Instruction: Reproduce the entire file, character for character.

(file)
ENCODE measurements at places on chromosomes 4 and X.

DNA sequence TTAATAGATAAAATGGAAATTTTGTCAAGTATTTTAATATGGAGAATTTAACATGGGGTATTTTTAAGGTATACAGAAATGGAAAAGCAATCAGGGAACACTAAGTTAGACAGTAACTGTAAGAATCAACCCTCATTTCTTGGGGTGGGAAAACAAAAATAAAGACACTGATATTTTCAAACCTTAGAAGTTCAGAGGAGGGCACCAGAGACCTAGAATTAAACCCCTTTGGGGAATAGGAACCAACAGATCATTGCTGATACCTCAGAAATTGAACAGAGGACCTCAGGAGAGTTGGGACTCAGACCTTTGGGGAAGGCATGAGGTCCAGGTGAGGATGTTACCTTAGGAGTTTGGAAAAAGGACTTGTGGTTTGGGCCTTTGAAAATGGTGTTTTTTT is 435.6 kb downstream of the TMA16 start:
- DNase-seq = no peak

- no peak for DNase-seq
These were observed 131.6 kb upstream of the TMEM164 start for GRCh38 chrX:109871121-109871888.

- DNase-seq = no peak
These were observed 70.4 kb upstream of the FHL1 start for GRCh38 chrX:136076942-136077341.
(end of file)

ENCODE measurements at places on chromosomes 4 and X.

DNA sequence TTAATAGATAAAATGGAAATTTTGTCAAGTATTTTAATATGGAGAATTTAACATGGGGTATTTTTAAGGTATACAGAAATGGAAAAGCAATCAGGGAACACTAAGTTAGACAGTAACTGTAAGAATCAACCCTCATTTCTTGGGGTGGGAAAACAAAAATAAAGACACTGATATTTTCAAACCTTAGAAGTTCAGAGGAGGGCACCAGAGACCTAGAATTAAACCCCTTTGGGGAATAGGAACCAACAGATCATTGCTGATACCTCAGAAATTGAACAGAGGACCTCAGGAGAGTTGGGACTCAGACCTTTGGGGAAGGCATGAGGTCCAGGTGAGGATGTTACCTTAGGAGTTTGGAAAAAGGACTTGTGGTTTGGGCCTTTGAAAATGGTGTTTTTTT is 435.6 kb downstream of the TMA16 start:
- DNase-seq = no peak

- no peak for DNase-seq
These were observed 131.6 kb upstream of the TMEM164 start for GRCh38 chrX:109871121-109871888.

- DNase-seq = no peak
These were observed 70.4 kb upstream of the FHL1 start for GRCh38 chrX:136076942-136077341.